Cen­tral Asia is a Re­gion of Com­plex Plexus of In­ter­ests

The se­cu­rity of the Cen­tral Asian re­gion has been ad­dressed in Moscow at a round­table dis­cus­sion with the par­tic­i­pa­tion of Uzbek and Rus­sian an­a­lysts.

Uzbekistan Today (English) - - WORLD -

As a re­sult of the con­fer­ence, an agree­ment was reached on the par­tic­i­pa­tion of RISS ex­perts in aca­demic and prac­ti­cal events in Uzbek­istan.

The for­mat of the event was an aca­demic con­fer­ence, ad­dress­ing the topic “Press­ing is­sues of se­cu­rity in the Cen­tral Asian re­gion and the strat­egy for their so­lu­tion: the ap­proaches of Rus­sia and Uzbek­istan”. The Uzbek del­e­ga­tion was headed by Vladimir Norov, Di­rec­tor of the In­sti­tute of Strate­gic and In­ter­re­gional Stud­ies (ISIRS) un­der the Pres­i­dent of the Repub­lic of Uzbek­istan. The Rus­sian side was rep­re­sented by Mikhail Frad­kov, Di­rec­tor of the Rus­sian In­sti­tute for Strate­gic Stud­ies (RISS).

Open­ing the meet­ing, he noted that “Uzbek­istan is the heart of Cen­tral Asia and has com­mon borders with ev­ery coun­try in the re­gion where Rus­sia has in­ter­ests. We are plan­ning to raise the level of Rus­sian-Uzbek re­la­tions to a higher level. Our de­sire is to en­sure sta­bil­ity and de­velop in the in­ter­ests of our peo­ples in the con­di­tions of se­cu­rity.”

In the opin­ion of the Am­bas­sador Ex­tra­or­di­nary and Plenipo­ten­tiary of Uzbek­istan to the Rus­sian Fed­er­a­tion, Bakhrom Ashrafkhanov, the im­por­tance of the topic of the con­fer­ence is con­di­tioned by the fact that Cen­tral Asia is not an iso­lated ter­ri­tory. “This is a re­gion of a com­plex plexus of po­lit­i­cal and eco­nomic in­ter­ests, al­most all global fac­tors and the sit­u­a­tion in which can some­how in­flu­ence the sit­u­a­tion far be­yond its borders,» said the head of the diplo­matic mis­sion.”

The fact that Cen­tral Asia is the main pri­or­ity of the for­eign pol­icy of the Repub­lic of Uzbek­istan, and the main task fac­ing the coun­try is the cre­ation of a zone of sta­bil­ity, peace and good-neigh­bor­li­ness around it­self, re­called the ISIRS Di­rec­tor Vladimir Norov. Con­cern­ing se­cu­rity, all par­tic­i­pants in the con­fer­ence agreed that Uzbek­istan is a pow­er­ful bar­rier to ex­trem­ism.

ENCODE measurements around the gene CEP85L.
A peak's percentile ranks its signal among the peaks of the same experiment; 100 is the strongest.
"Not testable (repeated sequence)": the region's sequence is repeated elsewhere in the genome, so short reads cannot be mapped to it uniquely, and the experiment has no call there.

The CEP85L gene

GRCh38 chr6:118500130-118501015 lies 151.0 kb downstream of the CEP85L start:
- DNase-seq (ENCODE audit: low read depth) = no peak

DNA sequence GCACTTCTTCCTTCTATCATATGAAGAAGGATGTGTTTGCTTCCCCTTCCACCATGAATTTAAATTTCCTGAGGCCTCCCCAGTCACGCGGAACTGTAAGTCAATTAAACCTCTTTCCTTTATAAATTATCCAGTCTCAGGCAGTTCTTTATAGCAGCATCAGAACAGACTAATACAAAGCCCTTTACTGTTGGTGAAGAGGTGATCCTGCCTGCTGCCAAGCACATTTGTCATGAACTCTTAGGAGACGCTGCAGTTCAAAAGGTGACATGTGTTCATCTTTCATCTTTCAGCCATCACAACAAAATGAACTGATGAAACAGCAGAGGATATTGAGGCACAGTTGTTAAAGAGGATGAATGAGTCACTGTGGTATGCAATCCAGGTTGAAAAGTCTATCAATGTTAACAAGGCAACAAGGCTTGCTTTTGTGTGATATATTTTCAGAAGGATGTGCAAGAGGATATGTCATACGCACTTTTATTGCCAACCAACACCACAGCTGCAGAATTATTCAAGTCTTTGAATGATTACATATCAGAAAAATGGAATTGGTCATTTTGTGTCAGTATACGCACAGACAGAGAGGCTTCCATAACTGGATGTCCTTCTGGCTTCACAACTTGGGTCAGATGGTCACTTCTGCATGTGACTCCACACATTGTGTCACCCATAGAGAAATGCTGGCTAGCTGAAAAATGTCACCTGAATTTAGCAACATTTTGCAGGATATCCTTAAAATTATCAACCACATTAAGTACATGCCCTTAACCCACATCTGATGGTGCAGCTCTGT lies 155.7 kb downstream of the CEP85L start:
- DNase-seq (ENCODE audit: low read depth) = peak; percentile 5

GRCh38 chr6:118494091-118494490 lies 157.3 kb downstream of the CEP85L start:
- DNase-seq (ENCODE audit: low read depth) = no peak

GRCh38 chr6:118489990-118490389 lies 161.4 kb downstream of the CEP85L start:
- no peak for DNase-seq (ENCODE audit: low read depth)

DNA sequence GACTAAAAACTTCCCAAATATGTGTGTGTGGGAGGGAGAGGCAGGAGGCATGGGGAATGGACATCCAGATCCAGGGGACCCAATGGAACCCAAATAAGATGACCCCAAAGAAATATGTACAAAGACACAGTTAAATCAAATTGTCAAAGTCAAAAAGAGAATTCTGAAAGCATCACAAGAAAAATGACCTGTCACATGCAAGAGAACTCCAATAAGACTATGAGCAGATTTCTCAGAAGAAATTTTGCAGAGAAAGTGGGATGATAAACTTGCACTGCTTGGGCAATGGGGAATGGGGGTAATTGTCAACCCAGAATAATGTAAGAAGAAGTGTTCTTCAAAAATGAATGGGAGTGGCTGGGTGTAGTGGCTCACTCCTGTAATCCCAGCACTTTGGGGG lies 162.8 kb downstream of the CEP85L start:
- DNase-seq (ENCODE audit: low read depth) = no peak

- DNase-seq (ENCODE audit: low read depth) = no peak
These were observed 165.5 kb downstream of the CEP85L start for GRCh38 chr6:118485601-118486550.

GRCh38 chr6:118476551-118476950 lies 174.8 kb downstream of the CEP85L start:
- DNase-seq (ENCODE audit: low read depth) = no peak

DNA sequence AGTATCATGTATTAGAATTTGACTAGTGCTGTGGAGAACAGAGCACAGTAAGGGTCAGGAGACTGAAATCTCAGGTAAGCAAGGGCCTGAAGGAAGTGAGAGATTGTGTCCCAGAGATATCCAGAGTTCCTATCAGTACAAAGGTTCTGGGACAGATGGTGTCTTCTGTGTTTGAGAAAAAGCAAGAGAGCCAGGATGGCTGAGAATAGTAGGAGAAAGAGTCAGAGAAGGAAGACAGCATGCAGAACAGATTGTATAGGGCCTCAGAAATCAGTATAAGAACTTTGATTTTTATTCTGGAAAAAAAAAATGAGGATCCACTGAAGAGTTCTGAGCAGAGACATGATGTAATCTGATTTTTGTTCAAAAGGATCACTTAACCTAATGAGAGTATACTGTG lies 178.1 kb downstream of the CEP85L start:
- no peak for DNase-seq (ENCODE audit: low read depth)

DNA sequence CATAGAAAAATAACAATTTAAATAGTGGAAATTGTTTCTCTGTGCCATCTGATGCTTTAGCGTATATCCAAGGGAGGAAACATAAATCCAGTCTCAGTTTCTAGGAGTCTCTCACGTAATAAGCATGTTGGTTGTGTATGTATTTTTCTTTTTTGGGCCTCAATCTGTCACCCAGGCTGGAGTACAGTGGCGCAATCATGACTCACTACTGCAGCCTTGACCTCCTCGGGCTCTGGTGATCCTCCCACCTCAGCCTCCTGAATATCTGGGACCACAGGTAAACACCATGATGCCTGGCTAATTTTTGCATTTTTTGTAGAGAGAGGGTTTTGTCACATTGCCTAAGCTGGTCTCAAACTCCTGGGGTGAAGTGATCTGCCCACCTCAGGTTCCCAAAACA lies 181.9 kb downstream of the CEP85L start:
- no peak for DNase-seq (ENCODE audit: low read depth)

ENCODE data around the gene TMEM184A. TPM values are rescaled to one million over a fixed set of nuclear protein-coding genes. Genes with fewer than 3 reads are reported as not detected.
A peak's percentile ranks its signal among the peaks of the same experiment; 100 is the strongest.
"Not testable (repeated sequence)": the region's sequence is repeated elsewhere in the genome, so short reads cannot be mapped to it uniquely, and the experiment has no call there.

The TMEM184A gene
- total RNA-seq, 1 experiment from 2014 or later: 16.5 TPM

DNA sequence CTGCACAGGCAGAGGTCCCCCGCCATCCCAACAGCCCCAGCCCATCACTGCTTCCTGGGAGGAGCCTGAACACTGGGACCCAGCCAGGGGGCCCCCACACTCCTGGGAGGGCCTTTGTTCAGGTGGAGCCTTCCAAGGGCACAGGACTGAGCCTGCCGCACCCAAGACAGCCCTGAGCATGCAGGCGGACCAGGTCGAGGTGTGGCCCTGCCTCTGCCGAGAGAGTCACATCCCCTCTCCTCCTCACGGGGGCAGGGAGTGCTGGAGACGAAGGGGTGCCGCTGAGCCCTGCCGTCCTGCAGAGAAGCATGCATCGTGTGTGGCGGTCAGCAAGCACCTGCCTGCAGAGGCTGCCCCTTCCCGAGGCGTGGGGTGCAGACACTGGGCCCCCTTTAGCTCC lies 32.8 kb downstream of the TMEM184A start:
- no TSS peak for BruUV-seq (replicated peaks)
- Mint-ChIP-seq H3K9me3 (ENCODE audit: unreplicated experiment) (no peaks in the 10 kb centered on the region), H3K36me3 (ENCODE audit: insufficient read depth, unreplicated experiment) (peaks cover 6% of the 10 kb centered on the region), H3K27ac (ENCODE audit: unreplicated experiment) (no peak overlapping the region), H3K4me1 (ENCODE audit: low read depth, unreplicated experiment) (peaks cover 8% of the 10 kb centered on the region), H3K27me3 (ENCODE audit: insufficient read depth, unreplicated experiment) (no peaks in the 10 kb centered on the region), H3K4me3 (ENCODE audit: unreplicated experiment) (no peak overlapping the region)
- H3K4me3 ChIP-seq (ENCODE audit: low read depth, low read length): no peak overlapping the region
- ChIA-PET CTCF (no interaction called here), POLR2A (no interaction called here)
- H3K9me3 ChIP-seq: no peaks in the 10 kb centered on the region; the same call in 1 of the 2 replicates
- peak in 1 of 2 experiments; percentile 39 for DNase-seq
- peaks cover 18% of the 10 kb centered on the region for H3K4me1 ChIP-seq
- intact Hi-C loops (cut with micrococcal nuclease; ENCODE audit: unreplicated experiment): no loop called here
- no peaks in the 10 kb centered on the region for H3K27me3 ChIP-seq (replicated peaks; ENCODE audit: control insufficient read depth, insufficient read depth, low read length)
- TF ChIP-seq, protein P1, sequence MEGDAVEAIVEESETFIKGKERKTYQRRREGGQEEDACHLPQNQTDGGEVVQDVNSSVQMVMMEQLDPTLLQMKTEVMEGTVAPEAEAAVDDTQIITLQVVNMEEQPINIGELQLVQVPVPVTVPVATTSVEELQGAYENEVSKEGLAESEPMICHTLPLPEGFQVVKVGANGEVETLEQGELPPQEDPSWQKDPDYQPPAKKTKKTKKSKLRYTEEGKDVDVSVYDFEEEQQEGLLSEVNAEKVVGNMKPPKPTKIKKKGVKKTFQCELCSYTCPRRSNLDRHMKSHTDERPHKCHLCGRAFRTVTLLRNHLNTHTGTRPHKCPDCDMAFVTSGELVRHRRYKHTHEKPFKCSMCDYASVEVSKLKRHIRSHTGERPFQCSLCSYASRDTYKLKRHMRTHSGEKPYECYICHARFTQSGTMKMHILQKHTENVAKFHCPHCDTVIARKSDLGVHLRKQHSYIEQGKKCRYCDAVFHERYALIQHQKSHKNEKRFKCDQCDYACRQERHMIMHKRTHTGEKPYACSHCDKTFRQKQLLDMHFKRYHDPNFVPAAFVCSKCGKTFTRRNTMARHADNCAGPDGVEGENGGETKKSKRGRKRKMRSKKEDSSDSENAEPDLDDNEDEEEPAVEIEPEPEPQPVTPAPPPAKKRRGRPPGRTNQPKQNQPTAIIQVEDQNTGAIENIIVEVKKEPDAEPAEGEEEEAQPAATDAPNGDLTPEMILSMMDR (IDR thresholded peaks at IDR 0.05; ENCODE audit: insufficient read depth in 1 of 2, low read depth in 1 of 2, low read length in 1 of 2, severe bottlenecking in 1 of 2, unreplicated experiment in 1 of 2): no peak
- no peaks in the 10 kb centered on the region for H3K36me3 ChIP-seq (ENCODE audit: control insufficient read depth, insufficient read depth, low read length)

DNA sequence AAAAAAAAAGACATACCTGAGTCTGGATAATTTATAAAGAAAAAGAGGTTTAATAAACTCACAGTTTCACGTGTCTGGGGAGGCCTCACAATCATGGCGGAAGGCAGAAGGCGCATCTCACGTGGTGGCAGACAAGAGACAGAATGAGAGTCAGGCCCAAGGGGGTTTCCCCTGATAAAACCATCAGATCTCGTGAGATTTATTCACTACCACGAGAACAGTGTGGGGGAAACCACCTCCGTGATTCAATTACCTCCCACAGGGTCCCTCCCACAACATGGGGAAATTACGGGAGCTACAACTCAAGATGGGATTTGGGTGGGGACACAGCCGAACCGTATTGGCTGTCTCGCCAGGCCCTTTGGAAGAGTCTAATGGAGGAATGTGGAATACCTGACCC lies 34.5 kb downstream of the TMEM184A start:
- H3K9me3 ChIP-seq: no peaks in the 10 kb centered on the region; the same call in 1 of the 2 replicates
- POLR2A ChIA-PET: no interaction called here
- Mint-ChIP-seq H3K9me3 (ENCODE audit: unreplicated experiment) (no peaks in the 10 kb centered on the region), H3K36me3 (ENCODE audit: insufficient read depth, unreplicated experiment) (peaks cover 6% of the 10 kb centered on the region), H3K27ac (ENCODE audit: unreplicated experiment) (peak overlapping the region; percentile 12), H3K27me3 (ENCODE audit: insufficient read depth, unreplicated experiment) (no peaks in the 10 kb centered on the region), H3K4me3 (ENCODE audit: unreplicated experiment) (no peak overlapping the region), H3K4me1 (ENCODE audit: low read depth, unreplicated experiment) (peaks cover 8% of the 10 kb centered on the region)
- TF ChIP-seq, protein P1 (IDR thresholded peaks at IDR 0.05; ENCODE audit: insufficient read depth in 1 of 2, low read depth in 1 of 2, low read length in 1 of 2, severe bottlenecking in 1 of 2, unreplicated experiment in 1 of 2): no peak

“Uzbek­istan has ac­cu­mu­lated quite a lot of ex­pe­ri­ence work­ing with young peo­ple, the clergy,” stated Ok­sana Petro­vskaya, head of the Cen­ter for Euro­pean Stud­ies at RISS, “and our task is to unite ef­forts in coun­ter­ing ex­trem­ism.”

V. Norov: In 2017, the Cen­ter for the Study of Pub­lic Opin­ion con­ducted a study, ac­cord­ing to which 72% of Uzbeks re­sponded that Rus­sia should be the main part­ner of Uzbek­istan in the fight against re­li­gious ex­trem­ism and ter­ror­ism.

Dur­ing the con­fer­ence, the sides ex­changed views on the sit­u­a­tion in Afghanistan and its im­pact on the de­vel­op­ment of the re­gional sit­u­a­tion. In this re­gard, it was sug­gested that Rus­sia and Uzbek­istan should unite in the Afghan di­rec­tion in or­der to help sta­bi­lize the sit­u­a­tion. De­vel­op­ing this topic, Omar Mo­ham­mad Nes­sar, Di­rec­tor of the Cen­ter for the Study of Con­tem­po­rary Afghanistan, said: “Of course, Rus­sia can es­tab­lish re­la­tions with Uzbek­istan and play an ef­fec­tive role in sta­bi­liz­ing the sit­u­a­tion in Afghanistan, but from my point of view, it would prob­a­bly be more in­ter­est­ing and more cor­rect to ex­pand this al­liance , in­clud­ing not only Uzbek­istan, but other coun­tries of Cen­tral Asia, China and Iran, as th­ese states also play an im­por­tant role in Afghanistan.”

Par­tic­i­pants noted the spirit of trust present at the con­fer­ence. At the end of the meet­ing, Di­rec­tor of the Cen­ter for Cen­tral Asian and Afghan Stud­ies at MGIMO An­drey Kazant­sev said: “To­day we had a very in­ter­est­ing meet­ing with rep­re­sen­ta­tives of ISIRS. One of the ar­eas dis­cussed, which is of great in­ter­est, is how we can co­or­di­nate the in­ter­ests of the great pow­ers work­ing in the re­gion. It's no se­cret that the Rus­sian-Amer­i­can and Amer­i­canChi­nese con­tra­dic­tions are now quite large, which pre­vent them from ef­fec­tively co­op­er­at­ing with the coun­tries of the re­gion and with each other in Cen­tral Asia. In this con­text, it is im­por­tant to de­ter­mine how this can all be co­or­di­nated with the in­ter­ests of the Cen­tral Asian states them­selves, as well as how the coun­tries of the re­gion, pri­mar­ily Uzbek­istan, in­creas­ing their au­thor­ity in diplo­macy and the sys­tem of in­ter­na­tional re­la­tions, will be able to build co­op­er­a­tion to pre­vent the neg­a­tive im­pact of in­ter­na­tional con­flicts on the sit­u­a­tion in Cen­tral Asia. And for this en­hanced co­or­di­na­tion to re­solve the sit­u­a­tion in Afghanistan, as well.”

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